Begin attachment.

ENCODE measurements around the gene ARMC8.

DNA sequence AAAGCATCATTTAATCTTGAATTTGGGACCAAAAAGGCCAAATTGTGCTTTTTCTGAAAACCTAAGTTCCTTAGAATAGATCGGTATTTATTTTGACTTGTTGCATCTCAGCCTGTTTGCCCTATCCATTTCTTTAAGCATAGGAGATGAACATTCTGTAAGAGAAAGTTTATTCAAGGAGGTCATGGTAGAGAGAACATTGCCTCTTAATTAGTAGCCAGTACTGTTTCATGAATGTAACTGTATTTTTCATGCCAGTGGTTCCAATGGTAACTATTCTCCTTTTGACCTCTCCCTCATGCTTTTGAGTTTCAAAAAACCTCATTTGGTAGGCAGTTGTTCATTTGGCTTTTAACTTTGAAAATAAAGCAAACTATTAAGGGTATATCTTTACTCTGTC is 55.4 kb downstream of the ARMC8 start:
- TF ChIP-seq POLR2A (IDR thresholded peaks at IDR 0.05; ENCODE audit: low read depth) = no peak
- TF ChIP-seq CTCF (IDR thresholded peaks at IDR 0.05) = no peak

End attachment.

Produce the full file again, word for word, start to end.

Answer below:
ENCODE measurements around the gene ARMC8.

DNA sequence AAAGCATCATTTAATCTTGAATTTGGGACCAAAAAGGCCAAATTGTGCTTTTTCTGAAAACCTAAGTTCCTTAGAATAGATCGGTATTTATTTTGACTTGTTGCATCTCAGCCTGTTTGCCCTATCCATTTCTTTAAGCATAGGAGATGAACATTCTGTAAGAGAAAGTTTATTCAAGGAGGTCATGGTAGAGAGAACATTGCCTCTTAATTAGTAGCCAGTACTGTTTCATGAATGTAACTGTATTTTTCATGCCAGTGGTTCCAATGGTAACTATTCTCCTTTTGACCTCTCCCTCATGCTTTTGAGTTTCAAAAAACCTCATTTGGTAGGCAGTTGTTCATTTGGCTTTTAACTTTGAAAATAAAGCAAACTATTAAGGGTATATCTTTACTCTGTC is 55.4 kb downstream of the ARMC8 start:
- TF ChIP-seq POLR2A (IDR thresholded peaks at IDR 0.05; ENCODE audit: low read depth) = no peak
- TF ChIP-seq CTCF (IDR thresholded peaks at IDR 0.05) = no peak